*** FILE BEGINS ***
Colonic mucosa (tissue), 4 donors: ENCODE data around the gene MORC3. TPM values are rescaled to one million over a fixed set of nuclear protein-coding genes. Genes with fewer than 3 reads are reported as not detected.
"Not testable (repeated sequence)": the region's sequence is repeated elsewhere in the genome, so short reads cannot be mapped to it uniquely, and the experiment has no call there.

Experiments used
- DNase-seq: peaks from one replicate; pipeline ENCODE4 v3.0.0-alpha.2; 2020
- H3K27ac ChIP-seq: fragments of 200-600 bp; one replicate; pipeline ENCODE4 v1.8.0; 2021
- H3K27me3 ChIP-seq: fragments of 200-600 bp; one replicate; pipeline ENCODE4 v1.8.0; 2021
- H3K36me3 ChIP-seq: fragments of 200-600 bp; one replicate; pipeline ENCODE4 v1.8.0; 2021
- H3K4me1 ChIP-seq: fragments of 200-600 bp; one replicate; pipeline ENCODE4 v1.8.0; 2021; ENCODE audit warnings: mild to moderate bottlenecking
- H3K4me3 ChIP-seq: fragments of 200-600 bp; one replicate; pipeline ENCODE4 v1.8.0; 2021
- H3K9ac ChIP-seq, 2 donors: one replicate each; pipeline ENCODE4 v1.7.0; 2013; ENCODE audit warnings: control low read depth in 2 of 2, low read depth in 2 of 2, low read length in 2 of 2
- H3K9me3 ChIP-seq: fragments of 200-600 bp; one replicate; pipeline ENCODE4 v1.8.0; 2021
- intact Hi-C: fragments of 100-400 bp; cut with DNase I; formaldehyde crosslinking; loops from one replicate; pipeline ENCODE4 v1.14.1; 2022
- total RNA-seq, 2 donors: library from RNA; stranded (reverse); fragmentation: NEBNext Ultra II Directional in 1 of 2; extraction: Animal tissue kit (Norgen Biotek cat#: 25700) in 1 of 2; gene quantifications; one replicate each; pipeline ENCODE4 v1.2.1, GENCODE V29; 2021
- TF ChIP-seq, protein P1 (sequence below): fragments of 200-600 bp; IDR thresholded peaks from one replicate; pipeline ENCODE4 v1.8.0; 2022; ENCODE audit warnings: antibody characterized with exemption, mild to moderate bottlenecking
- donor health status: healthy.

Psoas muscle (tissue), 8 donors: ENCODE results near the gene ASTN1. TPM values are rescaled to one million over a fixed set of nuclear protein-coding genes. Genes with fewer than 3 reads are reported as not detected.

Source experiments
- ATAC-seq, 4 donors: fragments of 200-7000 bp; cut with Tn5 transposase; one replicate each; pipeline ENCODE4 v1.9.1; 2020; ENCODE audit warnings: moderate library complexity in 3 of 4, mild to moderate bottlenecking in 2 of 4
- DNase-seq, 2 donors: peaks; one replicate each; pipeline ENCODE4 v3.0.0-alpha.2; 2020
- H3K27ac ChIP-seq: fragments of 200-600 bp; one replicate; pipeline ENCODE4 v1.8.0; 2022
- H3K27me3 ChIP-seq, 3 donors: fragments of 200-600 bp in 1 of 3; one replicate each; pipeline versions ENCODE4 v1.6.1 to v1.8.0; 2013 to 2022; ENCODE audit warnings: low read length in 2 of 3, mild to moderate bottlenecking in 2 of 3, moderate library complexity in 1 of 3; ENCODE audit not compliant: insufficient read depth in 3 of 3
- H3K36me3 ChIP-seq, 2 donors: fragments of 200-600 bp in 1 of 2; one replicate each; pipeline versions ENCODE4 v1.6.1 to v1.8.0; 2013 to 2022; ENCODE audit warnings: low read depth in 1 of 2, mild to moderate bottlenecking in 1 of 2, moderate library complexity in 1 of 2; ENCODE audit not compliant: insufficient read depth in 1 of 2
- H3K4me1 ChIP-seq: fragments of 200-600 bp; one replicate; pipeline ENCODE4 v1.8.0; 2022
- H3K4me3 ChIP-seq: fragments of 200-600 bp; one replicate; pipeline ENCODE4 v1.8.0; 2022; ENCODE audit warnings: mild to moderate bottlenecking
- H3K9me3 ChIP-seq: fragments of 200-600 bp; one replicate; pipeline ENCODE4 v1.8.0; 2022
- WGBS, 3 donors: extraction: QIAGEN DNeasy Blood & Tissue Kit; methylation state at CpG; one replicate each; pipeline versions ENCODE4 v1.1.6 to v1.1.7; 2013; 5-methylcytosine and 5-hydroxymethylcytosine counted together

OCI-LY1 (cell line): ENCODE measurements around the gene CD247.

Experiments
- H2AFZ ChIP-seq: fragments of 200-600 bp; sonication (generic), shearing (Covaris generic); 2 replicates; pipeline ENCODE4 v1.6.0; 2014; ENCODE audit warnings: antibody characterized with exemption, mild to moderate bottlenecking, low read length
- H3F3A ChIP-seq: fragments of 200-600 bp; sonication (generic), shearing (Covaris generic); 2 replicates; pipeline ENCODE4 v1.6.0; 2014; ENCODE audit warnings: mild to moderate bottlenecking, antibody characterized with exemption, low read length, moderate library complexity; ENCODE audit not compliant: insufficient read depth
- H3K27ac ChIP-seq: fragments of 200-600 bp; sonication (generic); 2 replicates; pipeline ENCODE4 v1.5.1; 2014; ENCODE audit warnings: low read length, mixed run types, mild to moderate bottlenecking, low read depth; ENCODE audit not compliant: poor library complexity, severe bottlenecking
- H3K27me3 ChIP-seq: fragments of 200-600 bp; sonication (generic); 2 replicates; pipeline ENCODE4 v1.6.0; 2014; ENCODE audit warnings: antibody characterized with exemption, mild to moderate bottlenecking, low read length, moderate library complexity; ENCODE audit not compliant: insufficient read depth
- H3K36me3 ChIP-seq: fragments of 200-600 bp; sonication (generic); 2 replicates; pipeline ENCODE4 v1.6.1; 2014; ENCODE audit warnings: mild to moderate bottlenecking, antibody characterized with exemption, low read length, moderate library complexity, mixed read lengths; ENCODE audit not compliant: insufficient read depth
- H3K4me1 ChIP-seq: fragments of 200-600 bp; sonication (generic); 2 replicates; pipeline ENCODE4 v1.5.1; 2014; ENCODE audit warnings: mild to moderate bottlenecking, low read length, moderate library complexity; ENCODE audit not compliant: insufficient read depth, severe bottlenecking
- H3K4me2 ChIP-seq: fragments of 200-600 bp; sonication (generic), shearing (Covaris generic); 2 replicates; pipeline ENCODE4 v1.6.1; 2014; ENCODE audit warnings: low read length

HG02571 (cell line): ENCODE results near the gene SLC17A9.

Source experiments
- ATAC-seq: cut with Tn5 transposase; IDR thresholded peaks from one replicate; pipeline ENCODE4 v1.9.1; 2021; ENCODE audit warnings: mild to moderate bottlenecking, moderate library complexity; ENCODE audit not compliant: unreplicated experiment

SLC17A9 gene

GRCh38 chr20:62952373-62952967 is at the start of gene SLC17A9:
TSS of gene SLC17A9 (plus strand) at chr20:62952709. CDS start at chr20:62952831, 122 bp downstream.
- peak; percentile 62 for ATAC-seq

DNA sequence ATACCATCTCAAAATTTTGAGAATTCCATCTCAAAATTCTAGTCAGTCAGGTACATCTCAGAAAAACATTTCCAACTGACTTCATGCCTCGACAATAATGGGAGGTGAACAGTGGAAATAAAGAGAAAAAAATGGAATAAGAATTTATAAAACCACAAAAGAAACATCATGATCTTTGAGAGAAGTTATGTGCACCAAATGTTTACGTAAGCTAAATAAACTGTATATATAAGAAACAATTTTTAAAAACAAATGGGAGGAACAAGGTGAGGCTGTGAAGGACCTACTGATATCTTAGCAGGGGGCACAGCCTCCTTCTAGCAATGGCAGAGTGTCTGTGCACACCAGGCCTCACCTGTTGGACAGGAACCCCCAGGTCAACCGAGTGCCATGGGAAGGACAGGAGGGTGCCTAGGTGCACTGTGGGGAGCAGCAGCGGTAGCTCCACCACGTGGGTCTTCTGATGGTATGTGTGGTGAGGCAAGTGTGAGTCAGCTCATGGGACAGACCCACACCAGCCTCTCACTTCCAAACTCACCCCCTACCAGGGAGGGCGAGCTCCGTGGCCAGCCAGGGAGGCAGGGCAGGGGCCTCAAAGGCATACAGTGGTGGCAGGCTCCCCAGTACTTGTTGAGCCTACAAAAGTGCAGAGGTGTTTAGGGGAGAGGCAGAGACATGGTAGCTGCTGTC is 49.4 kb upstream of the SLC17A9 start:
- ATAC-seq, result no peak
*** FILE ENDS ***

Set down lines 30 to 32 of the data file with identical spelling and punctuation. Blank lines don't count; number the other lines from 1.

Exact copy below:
- H3F3A ChIP-seq: fragments of 200-600 bp; sonication (generic), shearing (Covaris generic); 2 replicates; pipeline ENCODE4 v1.6.0; 2014; ENCODE audit warnings: mild to moderate bottlenecking, antibody characterized with exemption, low read length, moderate library complexity; ENCODE audit not compliant: insufficient read depth
- H3K27ac ChIP-seq: fragments of 200-600 bp; sonication (generic); 2 replicates; pipeline ENCODE4 v1.5.1; 2014; ENCODE audit warnings: low read length, mixed run types, mild to moderate bottlenecking, low read depth; ENCODE audit not compliant: poor library complexity, severe bottlenecking
- H3K27me3 ChIP-seq: fragments of 200-600 bp; sonication (generic); 2 replicates; pipeline ENCODE4 v1.6.0; 2014; ENCODE audit warnings: antibody characterized with exemption, mild to moderate bottlenecking, low read length, moderate library complexity; ENCODE audit not compliant: insufficient read depth